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Hymowitz, T. 1990. Grain legumes. p. 54-57. In: J. Janick and J.E. Simon (eds.), Advances in new crops. Timber Press, Portland, OR.

Grain Legumes

Theodore Hymowitz


  1. INTRODUCTION
  2. PRIMARY GRAIN LEGUMES
  3. SECONDARY GRAIN-LEGUMES
  4. TERTIARY GRAIN LEGUMES
  5. REMARKS
  6. REFERENCES
  7. Table 1
  8. Table 2
  9. Table 3
  10. Table 4
  11. Table 5
  12. Table 6
  13. Table 7
  14. Table 8
  15. Fig. 1

INTRODUCTION

The two plant families of greatest importance to world agriculture are the Poaceae (cereals and grasses) and the Fabaceae. The legume family contains about 650 genera and 18,000 species. In terms of production volume, the cereals are the most important as they furnish the carbohydrates that constitute the major portion of human and animal diets (Table 1). On the other hand, in terms of sheer numbers of genera and species used by humans, the legumes are by far the most utilized plant family Legumes are used for their chemicals, esthetic value, timber, as cooking fuel, browse trees and shrubs, forage crops, pasture crops, cover crops, green manures, for feed and food (Table 2).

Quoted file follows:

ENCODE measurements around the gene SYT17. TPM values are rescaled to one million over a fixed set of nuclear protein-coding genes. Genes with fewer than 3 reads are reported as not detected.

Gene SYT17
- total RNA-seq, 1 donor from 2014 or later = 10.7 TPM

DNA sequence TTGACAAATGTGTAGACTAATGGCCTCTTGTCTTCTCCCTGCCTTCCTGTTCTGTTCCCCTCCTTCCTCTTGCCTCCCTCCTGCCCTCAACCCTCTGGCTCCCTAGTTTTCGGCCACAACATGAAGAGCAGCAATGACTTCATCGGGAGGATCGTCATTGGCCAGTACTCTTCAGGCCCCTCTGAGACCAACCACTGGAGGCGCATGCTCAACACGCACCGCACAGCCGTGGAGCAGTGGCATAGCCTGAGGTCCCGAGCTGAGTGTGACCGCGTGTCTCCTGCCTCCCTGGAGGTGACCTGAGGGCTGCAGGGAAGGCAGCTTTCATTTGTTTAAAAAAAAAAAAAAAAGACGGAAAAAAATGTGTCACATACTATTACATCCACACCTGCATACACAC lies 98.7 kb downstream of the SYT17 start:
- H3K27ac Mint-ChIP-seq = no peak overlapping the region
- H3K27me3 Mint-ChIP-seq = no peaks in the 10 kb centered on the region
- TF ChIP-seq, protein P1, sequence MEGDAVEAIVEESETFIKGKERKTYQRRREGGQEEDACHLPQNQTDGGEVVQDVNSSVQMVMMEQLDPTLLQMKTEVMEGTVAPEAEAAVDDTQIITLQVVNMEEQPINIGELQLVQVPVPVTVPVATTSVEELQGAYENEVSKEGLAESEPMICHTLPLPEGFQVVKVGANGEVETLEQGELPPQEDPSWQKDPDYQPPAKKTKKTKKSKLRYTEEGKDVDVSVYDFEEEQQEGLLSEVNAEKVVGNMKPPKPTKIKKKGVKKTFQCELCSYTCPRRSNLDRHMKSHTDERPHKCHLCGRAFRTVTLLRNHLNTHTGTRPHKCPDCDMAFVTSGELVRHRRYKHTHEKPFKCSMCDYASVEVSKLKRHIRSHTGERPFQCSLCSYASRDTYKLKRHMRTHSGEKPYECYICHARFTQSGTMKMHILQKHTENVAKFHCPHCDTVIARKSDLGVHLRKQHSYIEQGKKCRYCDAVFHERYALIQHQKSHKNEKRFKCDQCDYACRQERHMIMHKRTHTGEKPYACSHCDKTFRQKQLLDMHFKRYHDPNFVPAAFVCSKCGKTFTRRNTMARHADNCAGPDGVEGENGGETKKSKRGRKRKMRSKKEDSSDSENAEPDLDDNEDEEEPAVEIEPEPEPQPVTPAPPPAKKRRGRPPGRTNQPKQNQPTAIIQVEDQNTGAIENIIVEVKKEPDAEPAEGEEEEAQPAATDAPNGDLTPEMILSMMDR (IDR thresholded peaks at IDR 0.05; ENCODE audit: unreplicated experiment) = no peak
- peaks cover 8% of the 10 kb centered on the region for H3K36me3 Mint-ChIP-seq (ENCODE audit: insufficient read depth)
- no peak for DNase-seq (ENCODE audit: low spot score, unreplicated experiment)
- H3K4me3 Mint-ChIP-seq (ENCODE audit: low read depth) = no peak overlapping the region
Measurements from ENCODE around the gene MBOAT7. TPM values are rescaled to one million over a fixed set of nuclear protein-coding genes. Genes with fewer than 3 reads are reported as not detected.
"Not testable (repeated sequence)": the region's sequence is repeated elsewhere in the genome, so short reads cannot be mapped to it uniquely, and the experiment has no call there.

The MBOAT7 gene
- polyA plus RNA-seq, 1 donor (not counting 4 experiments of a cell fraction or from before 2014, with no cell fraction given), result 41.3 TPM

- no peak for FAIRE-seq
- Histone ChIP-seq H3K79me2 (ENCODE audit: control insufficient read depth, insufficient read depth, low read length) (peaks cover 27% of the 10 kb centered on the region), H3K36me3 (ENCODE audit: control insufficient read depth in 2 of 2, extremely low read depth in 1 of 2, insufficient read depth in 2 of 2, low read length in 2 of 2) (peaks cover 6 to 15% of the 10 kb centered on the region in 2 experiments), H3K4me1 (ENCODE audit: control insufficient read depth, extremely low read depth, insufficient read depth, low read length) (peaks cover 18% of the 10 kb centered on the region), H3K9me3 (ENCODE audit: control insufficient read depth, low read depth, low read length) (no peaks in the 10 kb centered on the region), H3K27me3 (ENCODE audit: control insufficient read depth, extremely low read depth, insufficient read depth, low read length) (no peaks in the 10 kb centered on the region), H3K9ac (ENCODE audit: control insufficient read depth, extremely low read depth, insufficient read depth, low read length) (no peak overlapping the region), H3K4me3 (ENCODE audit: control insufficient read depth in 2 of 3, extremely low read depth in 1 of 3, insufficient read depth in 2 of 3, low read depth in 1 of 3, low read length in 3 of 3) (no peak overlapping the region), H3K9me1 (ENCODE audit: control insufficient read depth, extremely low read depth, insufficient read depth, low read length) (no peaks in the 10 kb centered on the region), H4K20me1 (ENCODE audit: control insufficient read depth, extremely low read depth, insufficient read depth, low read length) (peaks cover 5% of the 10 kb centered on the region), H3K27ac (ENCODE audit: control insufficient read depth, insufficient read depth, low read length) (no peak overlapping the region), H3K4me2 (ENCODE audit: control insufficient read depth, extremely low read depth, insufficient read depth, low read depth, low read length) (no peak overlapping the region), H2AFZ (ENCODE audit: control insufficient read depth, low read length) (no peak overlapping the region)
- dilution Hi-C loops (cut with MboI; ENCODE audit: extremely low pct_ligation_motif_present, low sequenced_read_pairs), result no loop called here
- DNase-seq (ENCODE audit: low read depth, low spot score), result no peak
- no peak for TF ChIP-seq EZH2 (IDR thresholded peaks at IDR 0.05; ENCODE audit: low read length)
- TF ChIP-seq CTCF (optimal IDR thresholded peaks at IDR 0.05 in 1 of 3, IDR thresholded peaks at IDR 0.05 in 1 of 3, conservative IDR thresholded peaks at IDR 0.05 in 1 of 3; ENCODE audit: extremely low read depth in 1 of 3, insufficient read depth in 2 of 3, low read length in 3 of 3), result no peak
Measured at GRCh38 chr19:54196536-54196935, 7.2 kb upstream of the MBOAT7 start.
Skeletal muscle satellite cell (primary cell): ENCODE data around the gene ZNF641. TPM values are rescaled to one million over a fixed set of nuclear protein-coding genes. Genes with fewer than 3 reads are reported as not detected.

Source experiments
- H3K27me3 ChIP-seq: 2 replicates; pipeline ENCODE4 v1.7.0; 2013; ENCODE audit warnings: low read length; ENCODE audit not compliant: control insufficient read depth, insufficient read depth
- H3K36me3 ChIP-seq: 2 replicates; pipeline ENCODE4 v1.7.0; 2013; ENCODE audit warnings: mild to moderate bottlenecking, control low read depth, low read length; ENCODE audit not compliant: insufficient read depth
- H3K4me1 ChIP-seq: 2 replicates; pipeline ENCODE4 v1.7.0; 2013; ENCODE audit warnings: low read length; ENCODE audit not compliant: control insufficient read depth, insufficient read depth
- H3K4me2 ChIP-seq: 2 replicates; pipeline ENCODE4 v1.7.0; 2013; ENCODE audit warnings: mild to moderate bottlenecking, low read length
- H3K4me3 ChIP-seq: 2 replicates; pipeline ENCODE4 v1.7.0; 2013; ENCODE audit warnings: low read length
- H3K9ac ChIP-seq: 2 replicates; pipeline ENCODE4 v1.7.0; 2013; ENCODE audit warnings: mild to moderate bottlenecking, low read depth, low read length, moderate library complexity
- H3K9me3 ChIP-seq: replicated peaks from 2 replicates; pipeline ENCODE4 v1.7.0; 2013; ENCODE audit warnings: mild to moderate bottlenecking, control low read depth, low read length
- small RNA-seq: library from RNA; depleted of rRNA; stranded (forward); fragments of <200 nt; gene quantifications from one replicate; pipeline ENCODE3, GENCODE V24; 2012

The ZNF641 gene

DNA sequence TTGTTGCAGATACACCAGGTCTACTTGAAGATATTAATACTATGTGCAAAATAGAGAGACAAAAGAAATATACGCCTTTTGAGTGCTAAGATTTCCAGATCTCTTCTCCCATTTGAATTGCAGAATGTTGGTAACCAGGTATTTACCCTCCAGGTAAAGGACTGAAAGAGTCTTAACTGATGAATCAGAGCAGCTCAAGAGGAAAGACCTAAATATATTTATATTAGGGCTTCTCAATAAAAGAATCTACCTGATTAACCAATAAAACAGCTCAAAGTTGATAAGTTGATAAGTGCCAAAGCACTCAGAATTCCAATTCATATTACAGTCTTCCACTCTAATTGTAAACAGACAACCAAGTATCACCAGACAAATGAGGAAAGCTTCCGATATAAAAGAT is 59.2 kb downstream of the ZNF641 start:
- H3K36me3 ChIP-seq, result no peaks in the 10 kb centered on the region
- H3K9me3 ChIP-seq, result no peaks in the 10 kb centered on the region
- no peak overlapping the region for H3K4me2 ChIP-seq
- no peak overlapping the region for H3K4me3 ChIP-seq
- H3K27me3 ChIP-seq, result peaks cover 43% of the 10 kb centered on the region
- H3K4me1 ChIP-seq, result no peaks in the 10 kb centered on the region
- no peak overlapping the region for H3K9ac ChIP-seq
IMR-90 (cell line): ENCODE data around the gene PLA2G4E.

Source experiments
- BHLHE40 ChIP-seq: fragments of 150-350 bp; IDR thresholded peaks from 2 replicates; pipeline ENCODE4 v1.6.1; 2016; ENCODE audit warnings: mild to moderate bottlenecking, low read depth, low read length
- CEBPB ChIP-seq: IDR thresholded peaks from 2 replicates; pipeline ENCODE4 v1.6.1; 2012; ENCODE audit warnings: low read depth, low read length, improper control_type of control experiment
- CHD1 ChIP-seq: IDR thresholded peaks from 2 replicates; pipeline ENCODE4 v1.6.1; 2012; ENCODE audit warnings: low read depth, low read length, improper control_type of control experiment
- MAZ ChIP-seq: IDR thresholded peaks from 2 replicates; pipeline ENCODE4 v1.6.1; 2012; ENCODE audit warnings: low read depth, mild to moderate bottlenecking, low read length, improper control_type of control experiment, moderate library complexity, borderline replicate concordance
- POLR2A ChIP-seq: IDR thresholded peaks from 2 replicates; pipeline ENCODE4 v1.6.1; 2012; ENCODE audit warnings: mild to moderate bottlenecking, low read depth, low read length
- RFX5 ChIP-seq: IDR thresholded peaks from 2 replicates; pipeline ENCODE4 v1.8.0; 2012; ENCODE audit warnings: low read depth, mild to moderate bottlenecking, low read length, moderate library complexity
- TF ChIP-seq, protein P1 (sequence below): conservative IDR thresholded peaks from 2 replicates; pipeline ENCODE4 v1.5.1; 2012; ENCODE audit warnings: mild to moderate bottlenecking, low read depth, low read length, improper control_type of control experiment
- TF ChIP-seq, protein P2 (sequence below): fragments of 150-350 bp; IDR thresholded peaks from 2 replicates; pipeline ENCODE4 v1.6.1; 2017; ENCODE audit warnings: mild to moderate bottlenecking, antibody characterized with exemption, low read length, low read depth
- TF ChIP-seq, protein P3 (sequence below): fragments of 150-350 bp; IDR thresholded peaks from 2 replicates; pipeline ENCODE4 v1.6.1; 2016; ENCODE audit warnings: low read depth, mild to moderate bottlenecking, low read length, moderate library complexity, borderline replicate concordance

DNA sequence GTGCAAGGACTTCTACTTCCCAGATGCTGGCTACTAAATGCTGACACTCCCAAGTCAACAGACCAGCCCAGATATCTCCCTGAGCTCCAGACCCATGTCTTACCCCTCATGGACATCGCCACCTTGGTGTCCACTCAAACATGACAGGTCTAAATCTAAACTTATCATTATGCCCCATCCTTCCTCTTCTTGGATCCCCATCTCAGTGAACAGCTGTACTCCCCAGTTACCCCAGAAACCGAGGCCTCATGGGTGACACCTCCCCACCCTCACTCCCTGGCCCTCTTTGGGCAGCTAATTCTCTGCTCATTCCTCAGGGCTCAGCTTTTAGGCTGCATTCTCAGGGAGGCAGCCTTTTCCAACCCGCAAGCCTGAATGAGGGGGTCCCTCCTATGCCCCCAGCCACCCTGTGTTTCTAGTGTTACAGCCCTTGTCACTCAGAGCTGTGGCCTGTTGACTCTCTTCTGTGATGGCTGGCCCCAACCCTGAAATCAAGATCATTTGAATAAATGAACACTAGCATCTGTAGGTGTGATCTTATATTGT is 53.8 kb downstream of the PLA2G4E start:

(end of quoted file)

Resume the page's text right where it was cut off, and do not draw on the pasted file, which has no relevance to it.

In this paper, I will present an overview of the Fabaceae grown for food focusing upon those plants used as grain legumes. The grain legumes are those plants used as food in the form of unripe pods, immature seed or mature dry seed, directly or indirectly (Table 3).